“We’ve been successful in reducing accidents and making the county’s roads safer. We aim to do our job responsibly and, while we’re happy to use sanctions when necessary, a large part of our job is about educating the public.The ABD asks why senior police officres are so out of touch with not only the public, but with their own officers as well.
Suddenly we’re being told that we aren’t issuing enough tickets and that chiefs aren’t sure what we’re actually doing. We haven’t yet been told exactly what targets will be set, but there is a suggestion that we will be expected to hand out three or four tickets every shift.
While this might be realistic in urban areas, it would be excessive in rural areas like north Norfolk. Officers should be handing out tickets when appropriate and necessary, not because we’re behind on targets and need to catch up.”
|As a member of the Association of British Drivers national committee and a retired highway engineer, I would like to respond to some of the remarks made by Chris Fisher about the ABD (EDP, 14 February).
The ABD opposes road charging because of the civil liberties' issues associated with continuous vehicle tracking, and the fact that it would not reduce congestion unless charges were so high that poorer motorists were priced off the road. It is not surprising that the Daily Mirror opposes charging, as many of its readers would be among the hardest hit.
It is naive to think that reductions in other charges, such as fuel tax and vehicle excise duty, would cancel out the new tax. At best, other charges would only be reduced to match the net surplus from the scheme, after running costs had been deducted, since the Treasury is unlikely to tolerate a loss of overall tax revenue. Given the record of the London congestion charge, where 72% of income was swallowed up in costs during its first four years, there is little cause to be optimistic about a national scheme's efficiency.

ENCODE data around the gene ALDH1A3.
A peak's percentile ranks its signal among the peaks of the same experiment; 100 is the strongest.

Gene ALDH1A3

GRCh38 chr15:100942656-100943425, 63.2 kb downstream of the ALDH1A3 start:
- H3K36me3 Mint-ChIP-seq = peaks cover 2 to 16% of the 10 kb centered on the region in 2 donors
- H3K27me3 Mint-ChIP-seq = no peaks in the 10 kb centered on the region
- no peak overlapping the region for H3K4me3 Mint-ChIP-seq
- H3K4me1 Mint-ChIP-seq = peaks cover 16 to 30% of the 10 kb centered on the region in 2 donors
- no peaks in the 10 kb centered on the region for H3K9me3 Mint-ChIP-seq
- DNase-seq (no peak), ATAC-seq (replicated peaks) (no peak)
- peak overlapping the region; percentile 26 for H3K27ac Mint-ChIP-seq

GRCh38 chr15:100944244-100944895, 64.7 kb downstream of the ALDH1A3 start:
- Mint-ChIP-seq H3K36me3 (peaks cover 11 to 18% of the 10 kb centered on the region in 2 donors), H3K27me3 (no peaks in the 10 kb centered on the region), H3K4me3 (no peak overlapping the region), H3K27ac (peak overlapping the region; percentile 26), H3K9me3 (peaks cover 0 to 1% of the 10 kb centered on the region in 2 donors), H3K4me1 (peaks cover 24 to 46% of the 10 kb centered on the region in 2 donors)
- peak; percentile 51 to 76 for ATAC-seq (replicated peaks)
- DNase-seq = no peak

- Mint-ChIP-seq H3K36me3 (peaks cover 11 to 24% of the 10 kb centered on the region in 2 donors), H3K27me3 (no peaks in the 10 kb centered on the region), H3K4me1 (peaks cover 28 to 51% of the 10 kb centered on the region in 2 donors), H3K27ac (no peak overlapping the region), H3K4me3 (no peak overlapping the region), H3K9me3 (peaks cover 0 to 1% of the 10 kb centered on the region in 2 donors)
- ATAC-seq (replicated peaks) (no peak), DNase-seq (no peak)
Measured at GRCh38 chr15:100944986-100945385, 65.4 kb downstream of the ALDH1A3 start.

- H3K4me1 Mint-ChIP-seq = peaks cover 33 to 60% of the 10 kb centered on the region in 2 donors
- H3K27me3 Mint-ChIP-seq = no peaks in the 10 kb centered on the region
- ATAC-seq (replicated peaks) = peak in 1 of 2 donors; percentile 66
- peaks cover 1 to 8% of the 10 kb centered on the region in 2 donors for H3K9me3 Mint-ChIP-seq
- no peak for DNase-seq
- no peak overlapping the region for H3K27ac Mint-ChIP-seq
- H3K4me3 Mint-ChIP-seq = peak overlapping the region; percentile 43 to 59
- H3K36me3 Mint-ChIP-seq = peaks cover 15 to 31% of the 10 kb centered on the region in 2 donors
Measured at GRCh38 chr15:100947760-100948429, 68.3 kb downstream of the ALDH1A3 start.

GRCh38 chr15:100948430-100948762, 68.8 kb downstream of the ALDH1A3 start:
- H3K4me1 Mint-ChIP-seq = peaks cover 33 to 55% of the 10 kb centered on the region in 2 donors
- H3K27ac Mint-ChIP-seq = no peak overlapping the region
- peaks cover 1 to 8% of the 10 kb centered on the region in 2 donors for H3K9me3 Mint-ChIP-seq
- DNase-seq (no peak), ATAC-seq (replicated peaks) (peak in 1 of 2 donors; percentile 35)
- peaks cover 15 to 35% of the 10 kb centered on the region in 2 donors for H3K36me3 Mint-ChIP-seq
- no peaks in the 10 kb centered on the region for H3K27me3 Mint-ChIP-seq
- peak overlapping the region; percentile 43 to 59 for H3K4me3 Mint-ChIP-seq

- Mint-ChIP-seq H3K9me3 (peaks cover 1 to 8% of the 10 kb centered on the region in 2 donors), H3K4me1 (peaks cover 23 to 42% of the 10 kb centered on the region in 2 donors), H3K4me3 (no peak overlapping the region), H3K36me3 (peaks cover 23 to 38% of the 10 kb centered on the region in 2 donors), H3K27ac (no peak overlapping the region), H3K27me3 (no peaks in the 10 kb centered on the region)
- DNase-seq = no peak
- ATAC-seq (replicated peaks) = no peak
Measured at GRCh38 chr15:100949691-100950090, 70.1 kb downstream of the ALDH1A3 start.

Mr Fisher's use of the phrase describes the ABD as 'in denial' about the ABD's view on climate change is intended to intimidate those who know that the science is far from settled - we prefer the term 'climate realists'. Dr Patrick Moore, one of the founders of Greenpeace and a man with impeccable environmental credentials, has criticised attempts to stifle debate. He has pointed out that the recent warming period began long before human-induced increase in CO2 was evident.
The link between global temperatures and changes in the sun's radiation and magnetic field is much stronger than any link with CO2. Global temperatures have not risen since 1998 and solar physicists predict a period of global cooling to begin in the next few years, despite CO2 levels continuing to rise.
Between 1965 and 1994, annual road deaths in the UK more than halved. Since then they have only fallen a further 7%, despite speeding prosecutions rising ten-fold to more than two million. Speed cameras are not improving road safety, and attempts have been made to disguise the fact by combining fatality figures with those for serious injuries. But hospital records of serious injuries show no significant change since 1996, while police figures indicate a worsening problem of under-reporting.
The ABD is passionate about road safety and is certainly not a 'sad bunch of Jeremy Clarksons'. We wish to see a return to sensible road safety policies and roads policing, so that Britain's road safety record is once again the envy of the world.
"If people are driving dangerously then yes, we will prosecute. But if someone is speeding but not excessively and has slowed down and adjusted their speed, they will be spoken to because they have shown good observation and adjusted to the conditions. It is about looking for people who react to situations."
"The police authority have expressed concerns about the whole issue of speed cameras and particularly of their accountability. In terms of accountability, a police force is accountable to a police authority and council services are accountable to the council, but there isn't the same sort of accountability with the partnership and it is this issue that the authority has expressed certain concerns about."
Adjacent local areas|